The New York Times editorial board made history Sunday, as the first major national paper to call for an end to marijuana prohibition. And how they did it is half the story -- with rare flash and panache, as well as the intellectual and moral substance to back it up.
The Times' editorial has the feel of legendary CBS News anchor Walter Cronkite coming out against the Vietnam War. They dropped a bomb on our country's disastrous war on marijuana with unprecedented force.
Some people think of the Times'editorial page as a liberal mouthpiece -- but when it comes to marijuana prohibition and the drug war, they've been extremely cautious and conservative. In previous decades, the Times did as much as any other media outlet to legitimize drug war hysteria and its disastrous policies.
For them to pull no punches in rejecting the prohibitionist policies that their predecessors embraced speaks to the broader inter-generational transformation underway in America -- not just with the issue of ending marijuana prohibition, but also LGBT rights and other issues as well. It gives us hope that America can evolve, both morally and intellectually, in a more enlightened direction.
Just look at the content. The paper of record forcefully called the federal government to end the ban on marijuana, linking marijuana prohibition to the failed alcohol prohibition policy of the 1930's, while noting that marijuana is a less dangerous substance than alcohol. They also cited our country's massive, racially disproportionate numbers of marijuana arrests as further provocation for their position.
But the content is only part of the story -- the paper also put passion and juice behind it. The cover of the Sunday Review was splashed with an enormous image of an American flag, with marijuana leaves replacing the stars. I have never seen a Times editorial take up three-quarters of the cover of the Sunday Review.
These editorials had the feel of a manifesto and a campaign for the Times, and the paper announced that they were just the start. There will be a six-part series on marijuana legalization in which editorial staff examine a range of related issues such as criminal justice, public health, regulatory models, and so forth. As the "paper of record," the Times' advocacy on this issue has already created a tidal wave of media attention, with TV coverage on theSunday morning shows and a worldwide echo of follow-up stories.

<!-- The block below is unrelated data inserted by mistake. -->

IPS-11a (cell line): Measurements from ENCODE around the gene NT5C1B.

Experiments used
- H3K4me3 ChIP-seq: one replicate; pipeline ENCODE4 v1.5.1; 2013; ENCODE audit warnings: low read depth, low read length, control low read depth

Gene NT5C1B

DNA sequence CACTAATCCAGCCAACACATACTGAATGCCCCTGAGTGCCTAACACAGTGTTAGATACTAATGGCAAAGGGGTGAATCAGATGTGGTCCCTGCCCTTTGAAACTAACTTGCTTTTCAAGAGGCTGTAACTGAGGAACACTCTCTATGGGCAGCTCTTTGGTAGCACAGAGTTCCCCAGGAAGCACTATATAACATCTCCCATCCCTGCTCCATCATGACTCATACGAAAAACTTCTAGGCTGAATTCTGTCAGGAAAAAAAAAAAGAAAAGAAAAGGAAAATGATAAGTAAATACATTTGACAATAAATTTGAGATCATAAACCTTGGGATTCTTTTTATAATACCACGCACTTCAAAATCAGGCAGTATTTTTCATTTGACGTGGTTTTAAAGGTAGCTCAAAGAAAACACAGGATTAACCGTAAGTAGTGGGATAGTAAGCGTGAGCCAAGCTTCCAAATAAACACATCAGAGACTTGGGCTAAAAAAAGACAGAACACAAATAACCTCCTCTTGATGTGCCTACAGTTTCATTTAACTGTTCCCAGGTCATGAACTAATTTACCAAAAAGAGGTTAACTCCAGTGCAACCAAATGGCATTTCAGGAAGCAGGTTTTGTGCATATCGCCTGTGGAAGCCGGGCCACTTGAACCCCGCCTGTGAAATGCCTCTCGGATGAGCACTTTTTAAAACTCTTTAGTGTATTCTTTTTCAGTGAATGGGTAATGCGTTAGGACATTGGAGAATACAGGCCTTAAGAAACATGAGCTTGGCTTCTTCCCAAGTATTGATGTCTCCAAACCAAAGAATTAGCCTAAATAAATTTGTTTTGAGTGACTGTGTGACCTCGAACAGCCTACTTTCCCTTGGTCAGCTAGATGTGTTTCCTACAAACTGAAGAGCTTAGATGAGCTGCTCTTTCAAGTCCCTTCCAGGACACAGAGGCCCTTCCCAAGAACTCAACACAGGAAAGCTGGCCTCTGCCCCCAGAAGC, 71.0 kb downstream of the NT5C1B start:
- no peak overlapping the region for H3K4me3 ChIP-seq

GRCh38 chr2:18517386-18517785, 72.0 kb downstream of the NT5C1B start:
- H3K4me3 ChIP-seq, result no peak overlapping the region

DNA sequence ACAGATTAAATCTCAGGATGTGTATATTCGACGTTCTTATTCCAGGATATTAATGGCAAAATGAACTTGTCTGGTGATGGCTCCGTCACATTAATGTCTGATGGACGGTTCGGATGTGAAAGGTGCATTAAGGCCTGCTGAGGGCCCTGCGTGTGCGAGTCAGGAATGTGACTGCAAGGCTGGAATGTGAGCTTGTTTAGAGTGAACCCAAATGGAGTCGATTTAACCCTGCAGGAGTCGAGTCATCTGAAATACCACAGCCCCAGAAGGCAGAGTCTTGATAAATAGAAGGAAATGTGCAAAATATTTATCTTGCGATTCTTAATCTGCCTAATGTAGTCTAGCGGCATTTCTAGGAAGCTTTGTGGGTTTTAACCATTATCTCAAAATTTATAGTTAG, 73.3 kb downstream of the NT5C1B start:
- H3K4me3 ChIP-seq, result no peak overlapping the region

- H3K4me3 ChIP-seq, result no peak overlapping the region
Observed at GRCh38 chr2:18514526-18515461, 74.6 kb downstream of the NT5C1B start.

It's worth noting that the Times' position is not actually that cutting-edge -- they are simply catching up with the majority of Americans who now support marijuana legalization.
And think about what this means for electoral politics. Even though marijuana reform has moved from the fringes to the mainstream of American politics in recent years, support has lagged among elected officials and other major institutions.
The Times has now provided elected officials with more evidence that ending marijuana prohibition and the drug war is not just the right thing to do -- it's also smart politics. It will be interesting to see how this plays out in this year's election, and especially in 2016 -- when Presidential candidates and other key figures will be obliged to take a position on this issue.
Marijuana arrests have been the key engine driving our country's devastating war on drugs. Tens of millions of lives have been damaged because of a marijuana possession arrest. The most powerful news outlet in the world coming on board, with the passion they did, should speed up an exit strategy from this long-lost war.
Tony Newman is the director of media relations at the Drug Policy Alliance.
This first appeared on the Drug Policy Alliance blog.